To cite, list the author of the chapter first, followed by the date and the title of the chapter, in quotation marks. Then type In, the title of the book, Edited by, the editor(s)’ name, a comma, and then the page numbers. End with the publication information.

Example:
Landes, David. 2000. “Culture Makes Almost All the Difference.” In Culture Matters: How Values Shape Human Progress, edited by Lawrence E. Harrison and Samuel P. Huntington, 2–13. New York: Basic Books.

For more examples and additional situations you may encounter when citing a book, visit the Santa Fe Library’s Chicago Citation Guide. This can be found by visiting the library’s website, clicking Guides > Citation Guides and then Chicago Citation Guide. Choose Author-Date in the left navigation menu.

This concludes the video tutorial on citing books using the Chicago author-date style. If you still have questions, please contact a librarian:

352-395-5409
reference@sfcollege.edu
sfcollege.edu/library

Chicago Author-Date: Citing eBooks

Chicago Author-Date: Citing eBooks from Lawrence W. Tyree Library on Vimeo.

This video tutorial will demonstrate how to cite eBooks using the Chicago author-date citation style.

There are two styles within Chicago: author-date and notes and bibliography. The author-date style lists the date component second in a citation, and uses in-text citations to refer to ideas within a paper. This tutorial will cover the basics of the author-date style.

Author-Date:
Author. Date. Title. Location: Publisher.

Notes & Bibliography:
Author. Title. Location: Publisher, Date.

This tutorial will cover how to cite an eBook from a library database and how to cite a downloaded eBook such as a Kindle eBook.

Example 1: An eBook from a Database

For the first example, you will learn how to cite an eBook from a database. The eBook Flappers: A Guide to an American Subculture is from the database eBook Collection (EBSCOhost).

To open this eBook, click PDF Full Text on the left side of the detailed record. Navigate to the title page by either clicking on the title page hyperlink in the table of contents, or by using the arrows to click through to the title page.

The first piece of information you need is the author of the book. The author of this book is Kelly Boyer Sagert.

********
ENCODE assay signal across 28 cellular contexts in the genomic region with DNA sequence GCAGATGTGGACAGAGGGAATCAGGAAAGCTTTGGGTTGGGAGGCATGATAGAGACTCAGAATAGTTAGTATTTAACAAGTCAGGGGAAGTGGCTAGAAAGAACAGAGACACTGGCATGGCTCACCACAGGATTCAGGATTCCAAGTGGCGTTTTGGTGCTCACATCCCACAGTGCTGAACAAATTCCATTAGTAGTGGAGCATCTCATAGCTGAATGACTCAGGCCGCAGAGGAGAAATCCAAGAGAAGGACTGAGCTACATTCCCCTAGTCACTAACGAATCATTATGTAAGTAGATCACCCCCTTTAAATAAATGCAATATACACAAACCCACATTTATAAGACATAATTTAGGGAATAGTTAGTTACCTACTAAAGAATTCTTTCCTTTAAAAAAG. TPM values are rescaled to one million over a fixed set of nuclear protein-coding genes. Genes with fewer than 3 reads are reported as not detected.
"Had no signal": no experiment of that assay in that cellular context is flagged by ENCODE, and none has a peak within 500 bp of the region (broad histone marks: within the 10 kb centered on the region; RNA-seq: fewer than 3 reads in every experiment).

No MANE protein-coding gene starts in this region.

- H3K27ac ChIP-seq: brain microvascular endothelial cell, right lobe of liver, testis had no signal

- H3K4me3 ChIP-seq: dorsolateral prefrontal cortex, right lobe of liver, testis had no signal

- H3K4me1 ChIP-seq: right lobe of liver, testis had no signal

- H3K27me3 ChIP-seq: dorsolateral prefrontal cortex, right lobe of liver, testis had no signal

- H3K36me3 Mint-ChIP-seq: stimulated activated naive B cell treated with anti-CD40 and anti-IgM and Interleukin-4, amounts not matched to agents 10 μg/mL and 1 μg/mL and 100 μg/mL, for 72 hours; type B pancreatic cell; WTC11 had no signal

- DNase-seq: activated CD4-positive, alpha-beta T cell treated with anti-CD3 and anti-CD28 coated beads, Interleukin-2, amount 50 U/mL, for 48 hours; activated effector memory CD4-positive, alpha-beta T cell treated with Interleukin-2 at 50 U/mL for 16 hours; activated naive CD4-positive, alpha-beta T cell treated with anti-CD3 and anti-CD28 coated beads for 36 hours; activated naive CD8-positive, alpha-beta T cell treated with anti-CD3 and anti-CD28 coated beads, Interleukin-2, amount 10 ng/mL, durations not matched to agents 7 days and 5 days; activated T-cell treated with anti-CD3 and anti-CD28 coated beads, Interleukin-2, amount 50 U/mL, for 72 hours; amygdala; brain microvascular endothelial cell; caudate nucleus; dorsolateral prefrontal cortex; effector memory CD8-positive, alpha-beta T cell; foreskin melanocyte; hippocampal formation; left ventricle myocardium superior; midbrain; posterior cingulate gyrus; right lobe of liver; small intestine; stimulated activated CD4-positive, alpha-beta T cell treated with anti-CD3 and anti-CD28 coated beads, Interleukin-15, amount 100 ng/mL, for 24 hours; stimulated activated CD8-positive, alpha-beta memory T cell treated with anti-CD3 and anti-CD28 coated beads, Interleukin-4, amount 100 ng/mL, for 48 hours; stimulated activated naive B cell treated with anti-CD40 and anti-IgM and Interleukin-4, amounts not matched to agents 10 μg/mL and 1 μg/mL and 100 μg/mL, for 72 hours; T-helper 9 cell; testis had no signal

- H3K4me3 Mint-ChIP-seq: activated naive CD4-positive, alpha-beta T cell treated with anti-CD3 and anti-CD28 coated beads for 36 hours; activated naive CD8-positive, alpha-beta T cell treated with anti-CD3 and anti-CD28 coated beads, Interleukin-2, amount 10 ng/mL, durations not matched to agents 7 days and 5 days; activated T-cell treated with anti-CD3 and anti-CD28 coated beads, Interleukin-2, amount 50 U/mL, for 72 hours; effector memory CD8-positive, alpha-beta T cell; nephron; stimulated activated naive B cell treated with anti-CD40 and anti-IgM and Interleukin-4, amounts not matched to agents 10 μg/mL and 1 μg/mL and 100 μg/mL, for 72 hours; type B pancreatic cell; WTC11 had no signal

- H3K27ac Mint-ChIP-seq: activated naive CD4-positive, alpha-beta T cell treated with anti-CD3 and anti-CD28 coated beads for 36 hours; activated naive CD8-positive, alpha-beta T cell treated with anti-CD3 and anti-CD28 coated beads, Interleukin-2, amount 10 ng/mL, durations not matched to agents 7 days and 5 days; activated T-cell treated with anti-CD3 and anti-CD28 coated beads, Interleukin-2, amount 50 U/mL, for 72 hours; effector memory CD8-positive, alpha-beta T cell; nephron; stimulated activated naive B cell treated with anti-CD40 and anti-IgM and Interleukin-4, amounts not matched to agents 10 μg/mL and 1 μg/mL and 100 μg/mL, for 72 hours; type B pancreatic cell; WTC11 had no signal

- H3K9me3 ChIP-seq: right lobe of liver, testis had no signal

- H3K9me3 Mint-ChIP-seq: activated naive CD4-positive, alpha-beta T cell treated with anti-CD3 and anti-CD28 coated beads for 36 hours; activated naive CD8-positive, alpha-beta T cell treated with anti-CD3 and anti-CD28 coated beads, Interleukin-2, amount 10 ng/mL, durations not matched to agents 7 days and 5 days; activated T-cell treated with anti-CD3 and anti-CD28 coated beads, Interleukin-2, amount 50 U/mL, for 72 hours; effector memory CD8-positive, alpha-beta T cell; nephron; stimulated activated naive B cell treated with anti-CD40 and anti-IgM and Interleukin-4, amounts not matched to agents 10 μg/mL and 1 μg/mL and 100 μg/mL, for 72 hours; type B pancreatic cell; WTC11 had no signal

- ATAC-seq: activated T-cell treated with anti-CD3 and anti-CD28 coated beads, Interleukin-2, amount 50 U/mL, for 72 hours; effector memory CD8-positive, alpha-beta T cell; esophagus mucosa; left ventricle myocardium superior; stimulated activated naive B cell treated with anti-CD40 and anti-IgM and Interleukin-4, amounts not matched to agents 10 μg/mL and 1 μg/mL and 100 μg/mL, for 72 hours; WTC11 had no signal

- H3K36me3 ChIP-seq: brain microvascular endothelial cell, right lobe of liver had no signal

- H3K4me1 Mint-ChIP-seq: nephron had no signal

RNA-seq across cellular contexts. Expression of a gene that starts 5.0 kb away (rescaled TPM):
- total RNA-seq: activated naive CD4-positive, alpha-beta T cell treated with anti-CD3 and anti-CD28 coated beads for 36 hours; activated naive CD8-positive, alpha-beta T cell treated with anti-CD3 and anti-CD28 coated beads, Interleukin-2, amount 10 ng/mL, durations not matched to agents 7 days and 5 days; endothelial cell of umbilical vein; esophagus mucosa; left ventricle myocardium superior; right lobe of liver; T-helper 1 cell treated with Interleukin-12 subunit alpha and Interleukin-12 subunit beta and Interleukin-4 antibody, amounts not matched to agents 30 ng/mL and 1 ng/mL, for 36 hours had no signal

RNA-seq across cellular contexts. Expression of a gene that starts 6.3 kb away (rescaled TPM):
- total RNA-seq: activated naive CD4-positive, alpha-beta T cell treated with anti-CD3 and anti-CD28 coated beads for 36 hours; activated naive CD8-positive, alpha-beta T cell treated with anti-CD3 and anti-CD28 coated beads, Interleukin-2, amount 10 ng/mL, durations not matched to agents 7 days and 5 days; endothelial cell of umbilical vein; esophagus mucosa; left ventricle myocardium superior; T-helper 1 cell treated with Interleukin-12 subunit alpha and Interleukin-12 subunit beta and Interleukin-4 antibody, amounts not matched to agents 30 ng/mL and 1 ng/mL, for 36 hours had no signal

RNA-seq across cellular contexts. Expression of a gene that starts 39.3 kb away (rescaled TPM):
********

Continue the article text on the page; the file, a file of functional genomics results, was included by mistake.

To list an author, type the name in reverse order. Type the last name, a comma, and then the first name, followed by a period. If the author’s middle name or initial is given, include it after the first name.

Example:
Sagert, Kelly Boyer.

Next, identify when this book was written. In this case, you will need to navigate to the page after the title page to find the date, 2010.

List the date after the author’s name, followed by a period.

Example:
Sagert, Kelly Boyer. 2010.

Next, identify the title of the book. The title page shows the title is Flappers: A Guide to an American Subculture. Even though there is no colon on the title page, A Guide to an American Subculture is smaller and italicized. This shows that it is the subtitle and should be separated from the title with a colon.

List the title of the book, in italics, after the author. Capitalize all important words in the title, including the first words of the title and subtitle, and end with a period.

Example:
Sagert, Kelly Boyer. 2010. Flappers: A Guide to an American Subculture.

Next, identify the publication information. This is the city where the book was published and the name of the publisher. This information is usually given on the title page.

If this information is not available on the title page, look for it on the next page. This book was published in Santa Barbara by Greenwood Press. If more than one city is given, choose the first one listed.

List the publication city, a colon, and then the publisher, followed by a period. If the city is not well known, you can provide the two letter state code.

Example:
Sagert, Kelly Boyer. 2010. Flappers: A Guide to an American Subculture. Santa Barbara, CA: Greenwood Press.

When citing an eBook from a database, include the database. In this case it is eBook Collection. The name of this database is listed at the top of the screen when viewing the detailed record. Ebook Central is another eBook vendor you may see from the library catalog.

To complete the citation, add the name of the eBook database, followed by a period.

Example:
Sagert, Kelly Boyer. 2010. Flappers: A Guide to an American Subculture. Santa Barbara, CA: Greenwood Press. eBook Collection.

Example 2: A Downloaded eBook